been, he won a national championship as the head coach of UMass and a
Super Bowl with the Pittsburgh Steelers as Ben Roethlisberger’s mentor.
Last season, he was an assistant on Andy Reid’s Philadelphia Eagles
staff. Whipple should have a positive influence on QB Jacory Harris and
the young ‘Cane offense, especially after Nix, Rich Olson, and Dan
Werner flamed out on the job.
Addazio, Florida (offensive coordinator)
– Addazio has morphed into one of the hot names at the assistant level,
getting strong consideration in recent months for the top openings at
Syracuse and Boston College. That’s bound to happen these days when you
work in Gainesville. He’ll spend 2009 as the successor to Dan Mullen, a
promotion from being the offensive line coach. Urban Meyer will still be
closely involved in the gameplan, and the playbook isn’t being altered,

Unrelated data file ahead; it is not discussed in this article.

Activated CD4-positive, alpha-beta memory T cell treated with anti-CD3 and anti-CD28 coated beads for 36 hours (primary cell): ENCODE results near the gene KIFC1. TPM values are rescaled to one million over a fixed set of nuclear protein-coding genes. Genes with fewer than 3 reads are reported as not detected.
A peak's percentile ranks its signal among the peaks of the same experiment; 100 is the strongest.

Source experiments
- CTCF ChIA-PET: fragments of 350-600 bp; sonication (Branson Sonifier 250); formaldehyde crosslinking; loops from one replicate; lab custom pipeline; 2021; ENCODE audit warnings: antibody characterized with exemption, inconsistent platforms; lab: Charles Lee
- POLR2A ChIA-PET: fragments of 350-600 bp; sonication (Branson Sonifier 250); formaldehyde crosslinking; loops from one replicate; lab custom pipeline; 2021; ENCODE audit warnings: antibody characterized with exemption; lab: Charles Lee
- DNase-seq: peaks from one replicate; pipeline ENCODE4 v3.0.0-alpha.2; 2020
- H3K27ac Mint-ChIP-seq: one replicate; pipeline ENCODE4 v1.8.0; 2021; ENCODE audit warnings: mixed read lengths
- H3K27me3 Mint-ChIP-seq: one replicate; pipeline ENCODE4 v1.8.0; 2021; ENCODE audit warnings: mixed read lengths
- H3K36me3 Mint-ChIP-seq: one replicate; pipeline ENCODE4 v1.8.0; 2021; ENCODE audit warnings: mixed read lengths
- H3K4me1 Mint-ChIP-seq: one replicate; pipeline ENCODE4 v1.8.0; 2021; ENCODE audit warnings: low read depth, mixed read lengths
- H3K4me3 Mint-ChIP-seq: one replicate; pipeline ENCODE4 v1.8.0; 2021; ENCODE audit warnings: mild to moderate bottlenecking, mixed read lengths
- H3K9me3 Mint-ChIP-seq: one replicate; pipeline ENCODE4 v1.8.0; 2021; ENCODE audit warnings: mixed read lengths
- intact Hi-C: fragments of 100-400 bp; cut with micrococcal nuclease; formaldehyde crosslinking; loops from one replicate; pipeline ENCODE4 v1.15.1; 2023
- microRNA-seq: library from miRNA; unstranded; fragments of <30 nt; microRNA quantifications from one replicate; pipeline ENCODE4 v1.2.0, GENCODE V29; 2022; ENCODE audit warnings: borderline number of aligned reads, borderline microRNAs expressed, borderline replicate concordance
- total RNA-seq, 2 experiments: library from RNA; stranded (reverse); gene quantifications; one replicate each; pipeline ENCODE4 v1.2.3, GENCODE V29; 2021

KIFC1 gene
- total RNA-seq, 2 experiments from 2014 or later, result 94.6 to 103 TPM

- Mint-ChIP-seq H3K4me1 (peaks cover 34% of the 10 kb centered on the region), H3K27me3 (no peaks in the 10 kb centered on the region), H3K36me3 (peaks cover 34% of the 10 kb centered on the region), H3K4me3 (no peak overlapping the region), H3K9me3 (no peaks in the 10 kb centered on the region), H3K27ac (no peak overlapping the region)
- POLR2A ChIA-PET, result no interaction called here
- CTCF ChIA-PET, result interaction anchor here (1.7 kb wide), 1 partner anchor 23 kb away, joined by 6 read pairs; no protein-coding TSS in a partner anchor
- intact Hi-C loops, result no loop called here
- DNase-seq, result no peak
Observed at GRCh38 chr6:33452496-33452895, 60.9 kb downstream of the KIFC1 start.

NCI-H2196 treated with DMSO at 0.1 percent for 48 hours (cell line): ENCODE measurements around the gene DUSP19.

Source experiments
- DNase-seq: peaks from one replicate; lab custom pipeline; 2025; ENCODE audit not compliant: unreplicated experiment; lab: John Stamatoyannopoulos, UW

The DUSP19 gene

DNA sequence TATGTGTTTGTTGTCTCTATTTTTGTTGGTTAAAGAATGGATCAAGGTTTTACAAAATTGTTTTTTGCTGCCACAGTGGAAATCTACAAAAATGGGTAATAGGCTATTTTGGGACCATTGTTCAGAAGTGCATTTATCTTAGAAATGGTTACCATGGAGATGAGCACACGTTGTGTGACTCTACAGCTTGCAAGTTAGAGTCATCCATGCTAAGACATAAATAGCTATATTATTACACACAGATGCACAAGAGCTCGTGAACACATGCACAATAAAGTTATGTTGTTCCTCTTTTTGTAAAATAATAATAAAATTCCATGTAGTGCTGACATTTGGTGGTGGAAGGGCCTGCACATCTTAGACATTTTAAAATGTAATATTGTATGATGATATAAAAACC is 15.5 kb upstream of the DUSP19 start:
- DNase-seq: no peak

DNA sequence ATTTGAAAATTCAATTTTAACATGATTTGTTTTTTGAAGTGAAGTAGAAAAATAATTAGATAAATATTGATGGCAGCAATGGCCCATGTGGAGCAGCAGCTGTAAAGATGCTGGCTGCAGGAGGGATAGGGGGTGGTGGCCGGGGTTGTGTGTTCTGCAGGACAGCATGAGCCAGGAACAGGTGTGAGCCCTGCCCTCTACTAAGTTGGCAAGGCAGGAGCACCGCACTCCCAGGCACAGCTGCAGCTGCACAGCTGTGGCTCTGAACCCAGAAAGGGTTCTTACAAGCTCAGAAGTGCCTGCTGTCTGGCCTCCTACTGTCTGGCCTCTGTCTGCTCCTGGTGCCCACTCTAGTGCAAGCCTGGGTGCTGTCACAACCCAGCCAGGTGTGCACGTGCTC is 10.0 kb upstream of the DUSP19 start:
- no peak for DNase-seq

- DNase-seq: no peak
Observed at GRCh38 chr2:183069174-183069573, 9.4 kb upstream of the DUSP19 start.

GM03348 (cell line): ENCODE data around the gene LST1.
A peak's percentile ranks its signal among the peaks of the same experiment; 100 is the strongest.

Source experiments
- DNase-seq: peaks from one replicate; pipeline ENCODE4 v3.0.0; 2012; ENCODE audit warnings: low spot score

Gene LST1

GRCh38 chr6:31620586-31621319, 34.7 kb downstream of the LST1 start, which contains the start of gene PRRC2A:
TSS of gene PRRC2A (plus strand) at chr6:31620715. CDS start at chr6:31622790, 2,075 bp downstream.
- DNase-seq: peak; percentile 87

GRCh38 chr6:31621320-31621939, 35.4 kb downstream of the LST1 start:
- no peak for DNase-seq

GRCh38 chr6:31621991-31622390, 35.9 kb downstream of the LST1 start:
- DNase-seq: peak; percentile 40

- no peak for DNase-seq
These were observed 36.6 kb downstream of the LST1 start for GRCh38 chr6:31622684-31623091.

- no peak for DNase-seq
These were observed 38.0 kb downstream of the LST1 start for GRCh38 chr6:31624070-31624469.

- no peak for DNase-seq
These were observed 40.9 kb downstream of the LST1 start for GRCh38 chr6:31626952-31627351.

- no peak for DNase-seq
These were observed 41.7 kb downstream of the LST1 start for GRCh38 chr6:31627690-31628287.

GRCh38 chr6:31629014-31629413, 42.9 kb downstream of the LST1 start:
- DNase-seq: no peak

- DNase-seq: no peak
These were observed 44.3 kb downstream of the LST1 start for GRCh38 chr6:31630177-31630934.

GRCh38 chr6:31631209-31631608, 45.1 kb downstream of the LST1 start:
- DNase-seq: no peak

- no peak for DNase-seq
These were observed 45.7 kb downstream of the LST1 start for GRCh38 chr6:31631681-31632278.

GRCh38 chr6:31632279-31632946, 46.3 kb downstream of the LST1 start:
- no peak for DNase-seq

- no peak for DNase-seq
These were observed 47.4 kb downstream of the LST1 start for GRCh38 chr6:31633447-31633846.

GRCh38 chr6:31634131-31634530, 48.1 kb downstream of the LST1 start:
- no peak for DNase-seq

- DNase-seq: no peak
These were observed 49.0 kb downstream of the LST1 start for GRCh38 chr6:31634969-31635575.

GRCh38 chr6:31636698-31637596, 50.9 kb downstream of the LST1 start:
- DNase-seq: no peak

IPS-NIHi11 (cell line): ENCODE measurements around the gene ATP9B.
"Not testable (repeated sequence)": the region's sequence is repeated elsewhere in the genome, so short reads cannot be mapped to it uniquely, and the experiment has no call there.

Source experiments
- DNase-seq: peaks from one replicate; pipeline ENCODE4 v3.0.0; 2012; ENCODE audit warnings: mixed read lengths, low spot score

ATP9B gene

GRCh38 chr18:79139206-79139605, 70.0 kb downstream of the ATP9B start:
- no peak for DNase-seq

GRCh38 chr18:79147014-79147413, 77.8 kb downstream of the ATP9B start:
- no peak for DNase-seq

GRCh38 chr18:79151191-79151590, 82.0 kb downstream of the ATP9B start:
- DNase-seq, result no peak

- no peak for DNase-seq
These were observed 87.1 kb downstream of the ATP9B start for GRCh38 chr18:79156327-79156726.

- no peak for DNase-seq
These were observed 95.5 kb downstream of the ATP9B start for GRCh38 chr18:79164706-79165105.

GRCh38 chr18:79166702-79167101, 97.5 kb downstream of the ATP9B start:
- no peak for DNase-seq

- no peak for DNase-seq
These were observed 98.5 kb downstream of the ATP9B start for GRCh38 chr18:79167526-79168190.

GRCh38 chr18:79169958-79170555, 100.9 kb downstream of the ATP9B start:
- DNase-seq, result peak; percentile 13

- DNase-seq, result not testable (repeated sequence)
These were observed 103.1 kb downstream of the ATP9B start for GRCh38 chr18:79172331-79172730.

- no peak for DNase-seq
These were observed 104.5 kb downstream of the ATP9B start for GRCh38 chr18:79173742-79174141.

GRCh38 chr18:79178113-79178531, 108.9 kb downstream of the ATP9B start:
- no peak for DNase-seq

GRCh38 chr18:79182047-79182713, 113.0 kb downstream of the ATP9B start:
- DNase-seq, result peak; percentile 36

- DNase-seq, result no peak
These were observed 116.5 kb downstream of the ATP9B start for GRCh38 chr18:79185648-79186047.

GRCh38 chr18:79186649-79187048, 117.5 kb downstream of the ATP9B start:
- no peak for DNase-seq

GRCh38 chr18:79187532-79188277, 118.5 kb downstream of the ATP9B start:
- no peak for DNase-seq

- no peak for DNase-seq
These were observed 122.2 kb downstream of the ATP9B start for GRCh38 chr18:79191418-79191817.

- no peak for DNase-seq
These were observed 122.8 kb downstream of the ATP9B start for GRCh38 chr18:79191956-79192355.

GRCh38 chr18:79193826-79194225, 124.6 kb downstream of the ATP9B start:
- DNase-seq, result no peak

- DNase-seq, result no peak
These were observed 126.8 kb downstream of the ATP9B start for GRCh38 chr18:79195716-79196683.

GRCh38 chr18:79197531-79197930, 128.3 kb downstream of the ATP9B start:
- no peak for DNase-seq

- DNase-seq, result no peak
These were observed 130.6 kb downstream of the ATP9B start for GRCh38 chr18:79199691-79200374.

so don’t expect many noticeable changes. Meyer’s last three offensive
coordinators, Mullen, Mike Sanford, and Gregg Brandon, have gone on to
be head coaches. Addazio is bucking to be No. 4.
Oklahoma State (defensive coordinator) – Young was a natural fit for the
Cowboys and a darn shrewd hire by Mike Gundy after Tim Beckman took the
Toledo job. A graduate of the school and one of the nation’s best-kept
secrets among coordinators, he’s been a success wherever he’s been,
peaking as the defensive head of Kansas from 2002-2007. After watching
his team struggle getting to the quarterback and defending the pass,
Gundy is counting on Young to do for the ‘Pokes what he did for the
Jayhawks in his last tour of the Big 12.
Clemson (defensive coordinator) – Dabo Swinney’s recruiting prowess is
apparently not limited to high school athletes. Luring Steele away from
Nick Saban’s Alabama staff has been one of the coups of the offseason.
He’s got big-game experience from stops in Knoxville, Lincoln,
Tallahassee, Tuscaloosa, and the NFL, and will provide another boost to
recruiting. Ironically, it was Steele’s D that shut down the Tigers in
last year’s opener, beginning a tailspin for the nation’s No. 9 program.
With so many Clemson coaches now having ties to ‘Bama, Swinney might